Saturday, September 1, 2012
Roster analysis: Curious and surprising
By Rich Cimini
Some head-scratching moves by the Jets in the past 24 hours. Observations:
1. Releasing Marcus Dixon. Unless I'm missing something, this makes no sense. The Jets finally had developed some quality depth on the defensive line -- a must in the NFL, as the Giants have proven -- but they cut their fourth- or fifth-best lineman. Dixon isn't a budding star, but he's a versatile backup, capable of playing inside or outside. Clearly, they think Kenrick Ellis is ready to become a major contributor, but Dixon still had value. It's hard to imagine his modest salary ($540,000) was a factor, but I'm telling you, the Jets are pinching pennies even though they have cap room.
2. Another pick bites the dust. S Antonio Allen (seventh-round pick) was waived Saturday, bringing the total of waived draft picks to four -- half the draft. He joined RB Terrance Ganaway, OT Robert Griffin and WR Jordan White. Either the Jets did a poor job of drafting, or GM Mike Tannenbaum has developed a different philosophy with regard to roster management. You don't want to go crazy over a bunch of sixth- and seventh-round picks, but in the past, Tannenbaum treated draft picks like gold bars. In his previous six drafts (a total of 33 selections), he cut only three picks before opening day -- WR Scotty McKnight (2011), OT Nate Garner (2008) and DT Titus Adams (2006). He esclipsed that total in 24 hours this year.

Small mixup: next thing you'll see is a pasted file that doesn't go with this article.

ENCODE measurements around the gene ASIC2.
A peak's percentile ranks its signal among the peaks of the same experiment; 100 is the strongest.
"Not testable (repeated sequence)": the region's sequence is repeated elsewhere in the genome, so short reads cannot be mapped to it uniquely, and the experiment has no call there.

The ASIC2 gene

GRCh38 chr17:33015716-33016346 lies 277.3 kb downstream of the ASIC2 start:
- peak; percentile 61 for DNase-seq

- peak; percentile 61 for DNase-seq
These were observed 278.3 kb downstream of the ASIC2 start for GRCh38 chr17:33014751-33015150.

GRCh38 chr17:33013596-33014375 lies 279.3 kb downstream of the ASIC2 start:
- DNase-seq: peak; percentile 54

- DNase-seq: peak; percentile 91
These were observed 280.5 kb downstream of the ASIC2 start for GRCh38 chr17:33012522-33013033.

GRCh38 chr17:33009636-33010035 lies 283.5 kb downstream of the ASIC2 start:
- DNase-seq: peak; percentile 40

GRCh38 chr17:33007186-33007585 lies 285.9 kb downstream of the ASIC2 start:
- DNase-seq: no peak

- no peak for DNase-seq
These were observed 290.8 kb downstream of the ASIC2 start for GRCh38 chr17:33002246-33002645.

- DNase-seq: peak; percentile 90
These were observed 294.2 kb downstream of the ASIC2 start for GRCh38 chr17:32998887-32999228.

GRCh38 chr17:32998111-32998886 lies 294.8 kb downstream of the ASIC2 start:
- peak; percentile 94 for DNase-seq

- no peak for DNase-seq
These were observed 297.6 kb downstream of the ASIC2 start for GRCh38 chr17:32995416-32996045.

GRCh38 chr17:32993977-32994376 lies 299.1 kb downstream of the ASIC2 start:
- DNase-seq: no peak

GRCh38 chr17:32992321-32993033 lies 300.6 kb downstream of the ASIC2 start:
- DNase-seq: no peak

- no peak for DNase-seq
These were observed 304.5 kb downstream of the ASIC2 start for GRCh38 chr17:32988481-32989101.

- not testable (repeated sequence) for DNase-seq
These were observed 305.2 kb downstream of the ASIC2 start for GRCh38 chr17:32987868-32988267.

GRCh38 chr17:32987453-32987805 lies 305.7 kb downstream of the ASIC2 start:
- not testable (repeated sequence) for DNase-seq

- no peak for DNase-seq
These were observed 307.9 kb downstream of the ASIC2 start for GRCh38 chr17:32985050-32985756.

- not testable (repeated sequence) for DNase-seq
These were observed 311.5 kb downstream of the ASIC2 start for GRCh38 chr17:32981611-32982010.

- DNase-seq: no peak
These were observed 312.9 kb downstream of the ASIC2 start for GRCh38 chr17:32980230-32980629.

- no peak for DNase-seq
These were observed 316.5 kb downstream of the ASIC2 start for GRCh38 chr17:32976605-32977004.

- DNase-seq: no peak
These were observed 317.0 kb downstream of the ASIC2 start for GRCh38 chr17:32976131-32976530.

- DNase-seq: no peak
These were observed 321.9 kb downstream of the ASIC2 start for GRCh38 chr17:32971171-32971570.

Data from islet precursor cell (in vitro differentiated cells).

3. Swinging Gates. The headline acquisition of the day -- if you could call it that -- is former Dolphins WR/KR Clyde Gates, whom they acquired on waivers. He will be reunited with Tony Sparano. Gates was a fourth-round pick with sub-4.4 speed. With him and rookie Stephen Hill, the Jets have a pair of burners on the outside. But ask yourself this: Why did the receiver-needy Dolphins cut him? He could contribute as a kickoff returner, but one personnel executive questioned whether Gates will be a good fit for special teams coach Mike Westhoff. The knock on Gates, a former basketball player, is that he doesn't have a football mentality.
4. Another BFF from the OC. The new McKnight is TE Konrad Reuland, who played high-school ball with Mark Sanchez in Orange County's Mission Viejo, Calf. The Jets got him on waivers from the 49ers. They needed a No. 3 tight end to replace the injured Josh Baker; to make room for Reuland, they released Dedrick Epps, according to The Star-Ledger. If they re-sign McKnight, they can have a Mission Viejo reunion.
5. Tony's take. Obviously Sparano had an impact, even on the defensive side of the ball. They acquired NT Isaako Aaitui on waivers from Miami, where he spent time last season on the practice squad under Sparano. Aaitui had a solid preseason -- four tackles, one sack and three QB hits. He could end up dressing for games as the sixth lineman.
6. Practice squad. The Jets re-signed TE Hayden Smith, the former rugby player, and added him to the practice squad. Smith loved the move, even though he'll be making about $17,000 less per week than a roster player. "Great way for me to keep working toward making this dream a reality," he tweeted. The Jets also re-signed CB Donnie Fletcher to the practice squad, and they hope to do the same with Allen if he clears waivers.
7. The Saturday recap. Summarizing the "mini-draft," the Jets added Gates, Aaitui and Reuland and released Dixon, Epps and Allen. They have 25 players on offense, 25 on defense, plus three specialists -- and there could be more moves to come.
The Jets confirmed the three acquisitions and three releases. They also announced their practice squad: OT Paul Cornick, LB Marcus Dowtin, DB Donnie Fletcher, WR Royce Pollard, LB Ricky Sapp, TE Hayden Smith and WR Jordan White.